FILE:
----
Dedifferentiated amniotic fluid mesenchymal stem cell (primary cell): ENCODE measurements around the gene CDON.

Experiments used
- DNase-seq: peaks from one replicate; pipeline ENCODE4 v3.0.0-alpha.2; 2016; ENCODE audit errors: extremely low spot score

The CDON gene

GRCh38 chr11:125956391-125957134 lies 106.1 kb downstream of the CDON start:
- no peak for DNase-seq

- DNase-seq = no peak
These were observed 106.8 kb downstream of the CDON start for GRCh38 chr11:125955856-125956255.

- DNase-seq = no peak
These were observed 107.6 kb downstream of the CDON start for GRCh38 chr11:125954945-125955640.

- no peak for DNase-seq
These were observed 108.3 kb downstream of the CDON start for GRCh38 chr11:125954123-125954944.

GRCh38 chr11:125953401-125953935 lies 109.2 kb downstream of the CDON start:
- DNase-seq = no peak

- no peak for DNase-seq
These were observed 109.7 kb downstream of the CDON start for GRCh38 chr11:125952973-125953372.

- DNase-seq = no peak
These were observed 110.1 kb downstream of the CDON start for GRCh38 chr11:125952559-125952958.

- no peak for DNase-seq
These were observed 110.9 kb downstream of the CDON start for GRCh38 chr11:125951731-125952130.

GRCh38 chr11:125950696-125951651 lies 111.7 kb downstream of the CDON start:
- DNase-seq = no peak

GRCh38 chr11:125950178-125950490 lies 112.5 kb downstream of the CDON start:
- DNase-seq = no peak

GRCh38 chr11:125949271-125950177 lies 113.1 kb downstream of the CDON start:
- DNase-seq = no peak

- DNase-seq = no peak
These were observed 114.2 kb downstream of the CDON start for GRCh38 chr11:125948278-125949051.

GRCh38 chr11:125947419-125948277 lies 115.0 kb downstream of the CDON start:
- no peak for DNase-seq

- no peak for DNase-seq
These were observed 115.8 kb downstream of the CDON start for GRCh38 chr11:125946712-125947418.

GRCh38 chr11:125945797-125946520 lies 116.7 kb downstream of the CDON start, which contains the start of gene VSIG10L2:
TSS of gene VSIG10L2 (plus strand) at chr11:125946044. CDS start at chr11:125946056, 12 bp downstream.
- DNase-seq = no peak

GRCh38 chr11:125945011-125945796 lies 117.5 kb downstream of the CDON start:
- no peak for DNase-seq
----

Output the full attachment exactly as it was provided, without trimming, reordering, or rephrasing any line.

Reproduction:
Dedifferentiated amniotic fluid mesenchymal stem cell (primary cell): ENCODE measurements around the gene CDON.

Experiments used
- DNase-seq: peaks from one replicate; pipeline ENCODE4 v3.0.0-alpha.2; 2016; ENCODE audit errors: extremely low spot score

The CDON gene

GRCh38 chr11:125956391-125957134 lies 106.1 kb downstream of the CDON start:
- no peak for DNase-seq

- DNase-seq = no peak
These were observed 106.8 kb downstream of the CDON start for GRCh38 chr11:125955856-125956255.

- DNase-seq = no peak
These were observed 107.6 kb downstream of the CDON start for GRCh38 chr11:125954945-125955640.

- no peak for DNase-seq
These were observed 108.3 kb downstream of the CDON start for GRCh38 chr11:125954123-125954944.

GRCh38 chr11:125953401-125953935 lies 109.2 kb downstream of the CDON start:
- DNase-seq = no peak

- no peak for DNase-seq
These were observed 109.7 kb downstream of the CDON start for GRCh38 chr11:125952973-125953372.

- DNase-seq = no peak
These were observed 110.1 kb downstream of the CDON start for GRCh38 chr11:125952559-125952958.

- no peak for DNase-seq
These were observed 110.9 kb downstream of the CDON start for GRCh38 chr11:125951731-125952130.

GRCh38 chr11:125950696-125951651 lies 111.7 kb downstream of the CDON start:
- DNase-seq = no peak

GRCh38 chr11:125950178-125950490 lies 112.5 kb downstream of the CDON start:
- DNase-seq = no peak

GRCh38 chr11:125949271-125950177 lies 113.1 kb downstream of the CDON start:
- DNase-seq = no peak

- DNase-seq = no peak
These were observed 114.2 kb downstream of the CDON start for GRCh38 chr11:125948278-125949051.

GRCh38 chr11:125947419-125948277 lies 115.0 kb downstream of the CDON start:
- no peak for DNase-seq

- no peak for DNase-seq
These were observed 115.8 kb downstream of the CDON start for GRCh38 chr11:125946712-125947418.

GRCh38 chr11:125945797-125946520 lies 116.7 kb downstream of the CDON start, which contains the start of gene VSIG10L2:
TSS of gene VSIG10L2 (plus strand) at chr11:125946044. CDS start at chr11:125946056, 12 bp downstream.
- DNase-seq = no peak

GRCh38 chr11:125945011-125945796 lies 117.5 kb downstream of the CDON start:
- no peak for DNase-seq